Epoxidized fatty acids and fatty acid esters are used as chemical intermediates and environmentally friendly bio-lubricants. The epoxidation is carried out by the Prileschajew reaction, which implies the use of hydrogen peroxide as oxidation agent and a percarboxylic acid as the oxygen carrier. The epoxidation process is slow in the two-phase system (aqueous phase and oil phase), but it can be considerably enhanced by incorporating a heterogeneous acid catalyst. The results for the epoxidation of a model compound, oleic acid were presented. A cation-exchange resin (Amberlite IR-120) was used as the heterogeneous catalyst and acetic acid was the reaction carrier. Experimental data on oleic acid epoxidation were obtained at 40–50 °C under conventional heating and microwave irradiation. The experimental set was focused on studying the catalytic effect of the solid resin. The kinetic results revealed that the presence of the heterogeneous catalyst completely masked the enhancing effect of microwave radiation. An extensive set of kinetic data obtained from a laboratory-scale loop reactor was modelled with a realistic heterogeneous model taking into account the co-existence of three phases in the chemically complex reaction system. Rate equations were presented for all the reaction steps involved: the perhydrolysis, epoxidation and ring-opening steps. The rate equations were included in the three-phase reactor model and the kinetic parameters of the system were determined by non-linear regression analysis.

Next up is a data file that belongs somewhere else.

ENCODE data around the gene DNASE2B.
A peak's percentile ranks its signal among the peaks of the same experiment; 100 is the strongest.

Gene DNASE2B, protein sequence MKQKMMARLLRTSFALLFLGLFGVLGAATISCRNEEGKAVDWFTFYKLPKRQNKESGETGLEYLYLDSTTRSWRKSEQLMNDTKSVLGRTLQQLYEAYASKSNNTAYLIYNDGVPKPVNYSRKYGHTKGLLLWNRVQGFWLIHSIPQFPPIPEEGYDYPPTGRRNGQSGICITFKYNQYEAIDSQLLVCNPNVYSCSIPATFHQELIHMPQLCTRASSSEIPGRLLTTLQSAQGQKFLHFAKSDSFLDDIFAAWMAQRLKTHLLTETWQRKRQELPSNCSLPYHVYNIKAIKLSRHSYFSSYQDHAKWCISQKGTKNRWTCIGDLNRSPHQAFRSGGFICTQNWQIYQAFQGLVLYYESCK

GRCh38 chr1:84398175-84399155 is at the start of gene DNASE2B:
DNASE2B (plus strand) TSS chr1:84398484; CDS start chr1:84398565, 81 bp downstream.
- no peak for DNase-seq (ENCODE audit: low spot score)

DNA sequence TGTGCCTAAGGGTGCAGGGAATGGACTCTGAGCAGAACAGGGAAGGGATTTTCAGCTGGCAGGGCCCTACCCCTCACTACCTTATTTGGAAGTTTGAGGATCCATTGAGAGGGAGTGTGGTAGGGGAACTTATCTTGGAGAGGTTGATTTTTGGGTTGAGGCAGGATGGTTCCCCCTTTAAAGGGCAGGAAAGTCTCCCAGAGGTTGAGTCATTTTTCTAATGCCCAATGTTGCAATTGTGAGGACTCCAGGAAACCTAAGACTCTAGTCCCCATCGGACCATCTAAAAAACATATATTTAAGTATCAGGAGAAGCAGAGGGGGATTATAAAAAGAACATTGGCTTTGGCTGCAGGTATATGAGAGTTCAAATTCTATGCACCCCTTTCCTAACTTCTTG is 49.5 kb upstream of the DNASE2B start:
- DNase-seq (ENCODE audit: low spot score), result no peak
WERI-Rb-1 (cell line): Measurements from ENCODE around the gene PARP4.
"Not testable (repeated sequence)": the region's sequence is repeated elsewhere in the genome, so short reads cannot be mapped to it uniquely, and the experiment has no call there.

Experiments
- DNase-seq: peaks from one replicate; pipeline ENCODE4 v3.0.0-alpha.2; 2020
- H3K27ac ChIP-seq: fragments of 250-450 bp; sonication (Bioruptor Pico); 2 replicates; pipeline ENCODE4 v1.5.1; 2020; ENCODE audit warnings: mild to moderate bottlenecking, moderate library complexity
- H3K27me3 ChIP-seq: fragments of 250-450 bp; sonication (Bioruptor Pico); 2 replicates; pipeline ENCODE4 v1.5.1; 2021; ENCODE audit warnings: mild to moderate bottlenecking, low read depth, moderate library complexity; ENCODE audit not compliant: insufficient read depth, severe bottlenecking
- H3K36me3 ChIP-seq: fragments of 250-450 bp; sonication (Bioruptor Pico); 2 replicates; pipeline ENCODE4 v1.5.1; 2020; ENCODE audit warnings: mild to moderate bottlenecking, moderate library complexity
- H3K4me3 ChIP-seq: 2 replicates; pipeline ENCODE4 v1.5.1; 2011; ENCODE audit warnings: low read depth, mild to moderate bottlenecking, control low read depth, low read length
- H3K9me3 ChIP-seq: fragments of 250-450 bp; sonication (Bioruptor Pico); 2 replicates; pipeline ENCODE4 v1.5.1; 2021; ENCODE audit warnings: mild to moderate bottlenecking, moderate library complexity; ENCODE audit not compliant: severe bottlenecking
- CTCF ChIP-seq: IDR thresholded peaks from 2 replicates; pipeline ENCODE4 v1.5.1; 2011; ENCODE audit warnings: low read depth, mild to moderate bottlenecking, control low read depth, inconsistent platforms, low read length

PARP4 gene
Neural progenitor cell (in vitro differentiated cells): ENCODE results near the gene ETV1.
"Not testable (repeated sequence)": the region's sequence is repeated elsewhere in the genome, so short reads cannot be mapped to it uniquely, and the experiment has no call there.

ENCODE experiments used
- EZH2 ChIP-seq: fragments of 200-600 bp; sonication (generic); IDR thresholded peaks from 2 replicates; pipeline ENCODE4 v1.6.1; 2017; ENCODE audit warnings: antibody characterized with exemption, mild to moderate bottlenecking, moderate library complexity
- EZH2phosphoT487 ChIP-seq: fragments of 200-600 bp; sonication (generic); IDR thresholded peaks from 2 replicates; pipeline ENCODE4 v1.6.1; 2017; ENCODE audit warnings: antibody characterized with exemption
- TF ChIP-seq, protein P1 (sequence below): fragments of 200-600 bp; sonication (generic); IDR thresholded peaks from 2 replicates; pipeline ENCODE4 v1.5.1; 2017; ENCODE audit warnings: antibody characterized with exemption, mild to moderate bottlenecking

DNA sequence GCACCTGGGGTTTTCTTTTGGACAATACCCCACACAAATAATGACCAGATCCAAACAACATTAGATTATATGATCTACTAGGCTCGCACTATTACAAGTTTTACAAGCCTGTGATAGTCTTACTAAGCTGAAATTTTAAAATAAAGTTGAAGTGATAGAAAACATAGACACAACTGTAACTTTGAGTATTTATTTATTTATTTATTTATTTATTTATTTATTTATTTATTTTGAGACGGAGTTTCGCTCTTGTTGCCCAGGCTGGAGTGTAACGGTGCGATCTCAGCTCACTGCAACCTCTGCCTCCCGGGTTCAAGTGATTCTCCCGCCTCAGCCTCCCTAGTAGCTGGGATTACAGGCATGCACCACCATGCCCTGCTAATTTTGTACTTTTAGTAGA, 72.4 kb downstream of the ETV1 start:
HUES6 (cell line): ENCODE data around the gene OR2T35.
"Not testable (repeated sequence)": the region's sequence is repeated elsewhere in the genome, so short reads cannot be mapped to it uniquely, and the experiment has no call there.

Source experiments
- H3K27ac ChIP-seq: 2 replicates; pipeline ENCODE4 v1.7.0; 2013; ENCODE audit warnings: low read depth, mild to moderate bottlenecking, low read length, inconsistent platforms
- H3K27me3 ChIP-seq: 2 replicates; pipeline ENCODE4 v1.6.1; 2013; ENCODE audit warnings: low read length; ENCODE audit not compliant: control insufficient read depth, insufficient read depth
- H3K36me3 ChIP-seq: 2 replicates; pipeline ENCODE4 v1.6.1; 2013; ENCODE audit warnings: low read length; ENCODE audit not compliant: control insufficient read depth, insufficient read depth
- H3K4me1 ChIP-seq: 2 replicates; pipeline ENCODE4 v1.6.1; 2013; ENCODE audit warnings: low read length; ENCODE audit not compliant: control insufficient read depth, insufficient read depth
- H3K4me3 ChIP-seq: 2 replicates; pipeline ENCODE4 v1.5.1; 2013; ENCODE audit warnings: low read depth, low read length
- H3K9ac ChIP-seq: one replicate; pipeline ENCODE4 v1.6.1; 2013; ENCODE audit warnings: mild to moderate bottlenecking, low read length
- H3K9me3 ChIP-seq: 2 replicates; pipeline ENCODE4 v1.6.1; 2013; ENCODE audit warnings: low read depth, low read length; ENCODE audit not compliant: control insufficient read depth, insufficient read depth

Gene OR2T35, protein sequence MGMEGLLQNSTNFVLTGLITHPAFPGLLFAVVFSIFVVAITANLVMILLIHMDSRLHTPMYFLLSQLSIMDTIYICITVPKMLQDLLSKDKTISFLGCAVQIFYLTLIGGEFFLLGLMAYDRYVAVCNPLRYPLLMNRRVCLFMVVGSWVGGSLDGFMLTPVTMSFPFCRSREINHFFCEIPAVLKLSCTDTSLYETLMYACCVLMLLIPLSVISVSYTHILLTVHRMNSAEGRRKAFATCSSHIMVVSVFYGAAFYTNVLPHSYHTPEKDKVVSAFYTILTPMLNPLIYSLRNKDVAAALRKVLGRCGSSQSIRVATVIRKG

- Chemical Reactions Engineering